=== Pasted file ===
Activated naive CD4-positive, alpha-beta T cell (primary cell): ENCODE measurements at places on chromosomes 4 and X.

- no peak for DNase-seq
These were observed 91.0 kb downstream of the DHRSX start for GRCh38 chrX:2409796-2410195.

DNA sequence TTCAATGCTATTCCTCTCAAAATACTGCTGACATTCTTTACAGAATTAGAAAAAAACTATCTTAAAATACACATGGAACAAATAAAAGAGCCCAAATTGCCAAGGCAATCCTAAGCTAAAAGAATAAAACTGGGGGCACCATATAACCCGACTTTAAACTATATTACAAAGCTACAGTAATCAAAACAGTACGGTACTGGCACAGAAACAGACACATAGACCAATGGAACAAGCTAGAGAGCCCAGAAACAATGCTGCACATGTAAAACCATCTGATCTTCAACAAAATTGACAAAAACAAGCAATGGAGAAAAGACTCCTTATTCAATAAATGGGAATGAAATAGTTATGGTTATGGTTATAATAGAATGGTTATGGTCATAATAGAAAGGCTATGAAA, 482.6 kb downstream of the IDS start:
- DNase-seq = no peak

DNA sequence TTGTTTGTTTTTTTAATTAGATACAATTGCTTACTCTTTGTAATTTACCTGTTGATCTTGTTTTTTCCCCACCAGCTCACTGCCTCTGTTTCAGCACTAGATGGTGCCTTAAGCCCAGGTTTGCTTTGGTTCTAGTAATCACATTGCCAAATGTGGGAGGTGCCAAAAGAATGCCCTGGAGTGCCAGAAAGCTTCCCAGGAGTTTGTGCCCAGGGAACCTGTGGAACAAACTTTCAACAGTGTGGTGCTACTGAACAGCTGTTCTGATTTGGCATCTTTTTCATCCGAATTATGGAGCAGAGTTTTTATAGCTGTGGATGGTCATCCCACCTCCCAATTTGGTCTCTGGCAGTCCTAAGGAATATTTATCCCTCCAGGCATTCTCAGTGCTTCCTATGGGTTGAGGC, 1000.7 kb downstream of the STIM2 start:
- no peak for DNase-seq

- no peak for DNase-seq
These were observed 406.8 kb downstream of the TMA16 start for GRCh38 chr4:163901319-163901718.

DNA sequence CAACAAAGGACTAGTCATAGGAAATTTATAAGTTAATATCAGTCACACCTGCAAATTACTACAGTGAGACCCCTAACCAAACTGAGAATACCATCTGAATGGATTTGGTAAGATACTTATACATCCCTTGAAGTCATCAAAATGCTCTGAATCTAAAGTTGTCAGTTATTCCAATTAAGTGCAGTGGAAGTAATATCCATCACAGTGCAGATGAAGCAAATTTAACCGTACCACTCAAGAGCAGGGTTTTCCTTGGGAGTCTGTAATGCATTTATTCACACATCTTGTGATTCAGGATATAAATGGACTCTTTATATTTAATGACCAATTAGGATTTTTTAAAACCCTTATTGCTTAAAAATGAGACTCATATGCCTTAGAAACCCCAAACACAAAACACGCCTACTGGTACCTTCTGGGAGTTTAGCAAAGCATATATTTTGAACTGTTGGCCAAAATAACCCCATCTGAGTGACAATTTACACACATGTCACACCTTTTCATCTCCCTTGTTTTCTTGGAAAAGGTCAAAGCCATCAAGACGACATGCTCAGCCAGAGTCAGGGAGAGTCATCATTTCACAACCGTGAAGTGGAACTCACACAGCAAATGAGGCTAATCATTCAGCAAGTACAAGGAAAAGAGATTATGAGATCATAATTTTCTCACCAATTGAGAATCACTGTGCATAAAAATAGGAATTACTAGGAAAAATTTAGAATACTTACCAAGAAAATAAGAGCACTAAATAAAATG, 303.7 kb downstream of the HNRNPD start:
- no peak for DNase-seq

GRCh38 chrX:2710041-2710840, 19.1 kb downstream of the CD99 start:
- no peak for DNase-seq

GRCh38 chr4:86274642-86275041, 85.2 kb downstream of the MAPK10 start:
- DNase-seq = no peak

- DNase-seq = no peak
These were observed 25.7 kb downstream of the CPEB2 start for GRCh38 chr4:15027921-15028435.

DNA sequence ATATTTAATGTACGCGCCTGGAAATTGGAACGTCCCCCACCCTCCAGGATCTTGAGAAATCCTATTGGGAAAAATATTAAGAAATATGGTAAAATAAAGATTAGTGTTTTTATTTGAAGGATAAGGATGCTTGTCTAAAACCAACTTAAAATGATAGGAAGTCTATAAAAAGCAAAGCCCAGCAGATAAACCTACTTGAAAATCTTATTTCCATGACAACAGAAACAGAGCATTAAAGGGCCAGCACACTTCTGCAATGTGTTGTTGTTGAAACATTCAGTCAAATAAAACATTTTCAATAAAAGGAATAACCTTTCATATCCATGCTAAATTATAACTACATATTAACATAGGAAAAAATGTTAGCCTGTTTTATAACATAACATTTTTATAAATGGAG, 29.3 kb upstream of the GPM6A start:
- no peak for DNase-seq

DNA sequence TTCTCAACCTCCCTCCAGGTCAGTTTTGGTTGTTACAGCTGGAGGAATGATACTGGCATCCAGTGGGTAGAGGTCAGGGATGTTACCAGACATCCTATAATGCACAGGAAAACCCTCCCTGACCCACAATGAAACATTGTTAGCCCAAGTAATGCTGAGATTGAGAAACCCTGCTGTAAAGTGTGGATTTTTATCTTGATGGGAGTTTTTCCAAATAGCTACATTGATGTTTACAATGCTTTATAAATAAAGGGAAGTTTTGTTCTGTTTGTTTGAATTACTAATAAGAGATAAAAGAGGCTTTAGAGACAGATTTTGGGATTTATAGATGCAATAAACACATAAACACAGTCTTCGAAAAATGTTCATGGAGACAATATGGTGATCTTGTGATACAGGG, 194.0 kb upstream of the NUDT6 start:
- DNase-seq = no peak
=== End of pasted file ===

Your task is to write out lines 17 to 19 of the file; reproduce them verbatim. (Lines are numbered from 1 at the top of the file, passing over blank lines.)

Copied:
These were observed 25.7 kb downstream of the CPEB2 start for GRCh38 chr4:15027921-15028435.

DNA sequence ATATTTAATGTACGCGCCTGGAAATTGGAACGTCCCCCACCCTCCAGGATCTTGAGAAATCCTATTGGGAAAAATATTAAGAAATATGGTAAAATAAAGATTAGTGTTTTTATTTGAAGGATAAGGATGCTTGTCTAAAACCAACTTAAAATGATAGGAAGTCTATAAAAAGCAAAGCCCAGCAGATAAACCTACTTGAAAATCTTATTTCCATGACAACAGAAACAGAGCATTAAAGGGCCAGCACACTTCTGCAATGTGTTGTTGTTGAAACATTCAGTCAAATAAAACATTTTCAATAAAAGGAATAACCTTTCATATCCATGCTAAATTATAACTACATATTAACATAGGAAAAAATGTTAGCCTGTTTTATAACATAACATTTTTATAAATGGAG, 29.3 kb upstream of the GPM6A start:
- no peak for DNase-seq